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The High Line, New York, United States 
Monday 19 Mar 2012
 
The High Line Part Three 
 
All images: James Corner Field Operations and DS+R: City of New York and Friends of the High Line 
 
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Editorial

Designs of the final segment of The High Line 


Initial design concepts for the third and final leg of the High Line were unveiled 12 March at a community meeting held to encourage public input. The third segment of the park, which is known as the rail yards section and is where Joel Sternfeld captured his most iconic photographs with sweeping views of the Hudson River and the Empire State Building from the High Line’s deck, will wrap around Hudson Yards, a new 12 million sq ft mixed used development project currently underway, and stretch between West 30th and West 34 Streets.

With a new density along this section and with the incorporation of the 10th Avenue spur, the widest area on the High Line, the design team of James Corner Field Operations and Diller Scofidio + Renfro have populated this segment of the park with a robust program and new features such as a new Peel-Up benches, rail track walk, performance space, innovative play feature for kids, and an interim walkway over existing, self-seeded landscape.

While the Peel-Up bench seating can be found elsewhere on the High Line, the ones proposed here will evolve into a new family of elements to offer seamless transitions from the walkway to more seating, play features, planters, and more. The incorporation of the Spur is particularly noteworthy as its width presents the opportunity to build an amphitheatre with seating for performances. Most interesting is the children’s play area, which will be created by removing the High Line’s concrete deck to reveal the original beams and girders of the rail line, which will be covered with a thick rubber coating to ensure a safe play environment.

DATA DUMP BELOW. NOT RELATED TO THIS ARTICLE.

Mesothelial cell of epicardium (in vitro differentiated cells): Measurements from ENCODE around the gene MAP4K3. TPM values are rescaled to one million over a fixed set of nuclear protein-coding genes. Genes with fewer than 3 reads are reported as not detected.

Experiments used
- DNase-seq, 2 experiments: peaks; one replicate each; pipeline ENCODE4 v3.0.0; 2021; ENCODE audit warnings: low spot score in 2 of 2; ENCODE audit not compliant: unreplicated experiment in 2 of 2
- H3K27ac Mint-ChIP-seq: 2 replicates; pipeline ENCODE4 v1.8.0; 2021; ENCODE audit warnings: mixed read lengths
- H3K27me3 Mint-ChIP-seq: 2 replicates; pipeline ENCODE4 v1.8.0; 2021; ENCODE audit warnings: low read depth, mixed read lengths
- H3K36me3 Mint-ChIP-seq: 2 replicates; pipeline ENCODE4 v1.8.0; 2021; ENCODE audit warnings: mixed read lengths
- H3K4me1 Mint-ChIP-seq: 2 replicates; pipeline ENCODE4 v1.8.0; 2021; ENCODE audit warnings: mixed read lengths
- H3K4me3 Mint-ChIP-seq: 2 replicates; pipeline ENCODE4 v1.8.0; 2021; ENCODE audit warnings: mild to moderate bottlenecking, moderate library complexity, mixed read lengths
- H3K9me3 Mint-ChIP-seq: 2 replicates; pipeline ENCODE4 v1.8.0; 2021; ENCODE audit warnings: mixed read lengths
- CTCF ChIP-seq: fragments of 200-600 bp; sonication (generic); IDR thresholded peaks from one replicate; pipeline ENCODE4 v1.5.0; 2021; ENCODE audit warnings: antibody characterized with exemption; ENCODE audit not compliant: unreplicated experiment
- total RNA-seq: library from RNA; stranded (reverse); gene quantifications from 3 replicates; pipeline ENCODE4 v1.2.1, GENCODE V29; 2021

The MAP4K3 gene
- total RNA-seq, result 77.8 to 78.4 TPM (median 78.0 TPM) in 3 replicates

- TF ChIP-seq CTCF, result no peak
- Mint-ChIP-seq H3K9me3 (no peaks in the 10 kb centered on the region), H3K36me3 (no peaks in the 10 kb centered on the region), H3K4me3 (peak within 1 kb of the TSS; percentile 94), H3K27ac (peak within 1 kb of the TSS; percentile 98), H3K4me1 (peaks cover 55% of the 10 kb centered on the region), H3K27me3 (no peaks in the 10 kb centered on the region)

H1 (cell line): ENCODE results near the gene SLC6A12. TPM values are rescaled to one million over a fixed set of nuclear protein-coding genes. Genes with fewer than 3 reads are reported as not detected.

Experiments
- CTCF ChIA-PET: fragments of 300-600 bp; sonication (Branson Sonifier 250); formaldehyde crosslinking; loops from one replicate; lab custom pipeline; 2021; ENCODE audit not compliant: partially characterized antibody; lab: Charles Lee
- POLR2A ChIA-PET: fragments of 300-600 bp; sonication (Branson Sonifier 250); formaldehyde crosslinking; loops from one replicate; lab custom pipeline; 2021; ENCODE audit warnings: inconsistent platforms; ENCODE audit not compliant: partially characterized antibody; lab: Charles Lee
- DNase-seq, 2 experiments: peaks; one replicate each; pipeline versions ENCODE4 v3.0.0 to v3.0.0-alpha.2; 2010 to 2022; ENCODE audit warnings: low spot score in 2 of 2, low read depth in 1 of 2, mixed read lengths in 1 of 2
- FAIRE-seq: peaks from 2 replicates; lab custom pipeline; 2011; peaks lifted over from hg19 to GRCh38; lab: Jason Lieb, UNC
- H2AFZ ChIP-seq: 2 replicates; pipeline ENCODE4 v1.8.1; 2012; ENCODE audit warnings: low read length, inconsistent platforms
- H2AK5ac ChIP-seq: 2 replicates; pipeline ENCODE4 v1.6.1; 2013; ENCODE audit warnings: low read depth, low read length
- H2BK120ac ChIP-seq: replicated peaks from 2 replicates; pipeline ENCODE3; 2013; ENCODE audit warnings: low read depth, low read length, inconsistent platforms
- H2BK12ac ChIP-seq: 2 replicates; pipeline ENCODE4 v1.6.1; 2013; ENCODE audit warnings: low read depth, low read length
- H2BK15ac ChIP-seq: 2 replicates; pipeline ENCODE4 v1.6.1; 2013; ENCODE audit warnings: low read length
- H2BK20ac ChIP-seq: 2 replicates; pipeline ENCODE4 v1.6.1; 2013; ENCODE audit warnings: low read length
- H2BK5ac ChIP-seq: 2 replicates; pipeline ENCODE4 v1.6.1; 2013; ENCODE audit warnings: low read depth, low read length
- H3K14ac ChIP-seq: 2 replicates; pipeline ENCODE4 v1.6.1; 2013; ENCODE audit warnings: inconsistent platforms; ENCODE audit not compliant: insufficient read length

New landscape at the rail yards will extend the park’s distinctive design vocabulary, evoking the High Line’s history as an active freight line and the unique self-seeded landscape that grew up between the tracks when the trains stopped running in 1980. The new landscape will feature Piet Oudolf’s naturalistic planting design and the High Line’s original tracks. Floating above the self-seeded landscape will be a walkway that will wind along the curve of the High Line at West 30th Street and 12th Avenue, providing visitors an opportunity to see the original railroad tracks and the Hudson River in a whole new way.

Sharon McHugh
US Correspondent

Key Facts

Status Concept design
Value 0(m€)
James Corner Field Operations & Diller Scofidio + Renfro

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